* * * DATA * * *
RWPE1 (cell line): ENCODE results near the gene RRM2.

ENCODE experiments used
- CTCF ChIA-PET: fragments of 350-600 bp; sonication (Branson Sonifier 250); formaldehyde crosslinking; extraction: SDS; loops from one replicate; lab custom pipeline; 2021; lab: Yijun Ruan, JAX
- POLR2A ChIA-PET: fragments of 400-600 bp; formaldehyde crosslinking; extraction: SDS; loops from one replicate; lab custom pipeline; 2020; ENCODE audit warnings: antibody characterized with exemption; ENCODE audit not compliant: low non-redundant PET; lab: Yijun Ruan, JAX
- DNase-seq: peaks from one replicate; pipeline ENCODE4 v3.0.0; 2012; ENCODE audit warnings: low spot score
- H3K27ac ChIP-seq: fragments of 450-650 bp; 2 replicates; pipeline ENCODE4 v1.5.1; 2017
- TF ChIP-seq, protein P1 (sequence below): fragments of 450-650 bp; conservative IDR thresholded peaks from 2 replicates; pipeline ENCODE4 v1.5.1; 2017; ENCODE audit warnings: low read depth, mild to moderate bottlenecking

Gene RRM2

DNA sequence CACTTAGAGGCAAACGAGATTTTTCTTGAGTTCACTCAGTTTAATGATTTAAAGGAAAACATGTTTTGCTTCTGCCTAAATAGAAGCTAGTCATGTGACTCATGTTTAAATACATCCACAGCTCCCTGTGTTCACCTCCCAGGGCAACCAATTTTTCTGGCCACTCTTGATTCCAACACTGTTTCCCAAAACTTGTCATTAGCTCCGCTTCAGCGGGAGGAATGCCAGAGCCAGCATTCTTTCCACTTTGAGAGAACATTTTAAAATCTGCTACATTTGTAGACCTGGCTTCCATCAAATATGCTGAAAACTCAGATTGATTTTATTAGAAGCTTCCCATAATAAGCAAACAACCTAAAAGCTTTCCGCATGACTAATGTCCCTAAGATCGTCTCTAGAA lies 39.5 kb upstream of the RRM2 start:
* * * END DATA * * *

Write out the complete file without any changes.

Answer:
RWPE1 (cell line): ENCODE results near the gene RRM2.

ENCODE experiments used
- CTCF ChIA-PET: fragments of 350-600 bp; sonication (Branson Sonifier 250); formaldehyde crosslinking; extraction: SDS; loops from one replicate; lab custom pipeline; 2021; lab: Yijun Ruan, JAX
- POLR2A ChIA-PET: fragments of 400-600 bp; formaldehyde crosslinking; extraction: SDS; loops from one replicate; lab custom pipeline; 2020; ENCODE audit warnings: antibody characterized with exemption; ENCODE audit not compliant: low non-redundant PET; lab: Yijun Ruan, JAX
- DNase-seq: peaks from one replicate; pipeline ENCODE4 v3.0.0; 2012; ENCODE audit warnings: low spot score
- H3K27ac ChIP-seq: fragments of 450-650 bp; 2 replicates; pipeline ENCODE4 v1.5.1; 2017
- TF ChIP-seq, protein P1 (sequence below): fragments of 450-650 bp; conservative IDR thresholded peaks from 2 replicates; pipeline ENCODE4 v1.5.1; 2017; ENCODE audit warnings: low read depth, mild to moderate bottlenecking

Gene RRM2

DNA sequence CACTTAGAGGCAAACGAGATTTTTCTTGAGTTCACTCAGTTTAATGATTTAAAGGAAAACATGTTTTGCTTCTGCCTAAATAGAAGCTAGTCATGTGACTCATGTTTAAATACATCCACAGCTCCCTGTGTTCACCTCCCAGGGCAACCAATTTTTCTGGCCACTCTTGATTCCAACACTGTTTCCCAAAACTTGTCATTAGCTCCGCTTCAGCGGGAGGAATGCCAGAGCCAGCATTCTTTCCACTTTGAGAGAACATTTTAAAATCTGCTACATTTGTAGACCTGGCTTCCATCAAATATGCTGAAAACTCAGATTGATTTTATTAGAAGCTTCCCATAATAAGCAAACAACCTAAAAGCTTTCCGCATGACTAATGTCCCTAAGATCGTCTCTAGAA lies 39.5 kb upstream of the RRM2 start: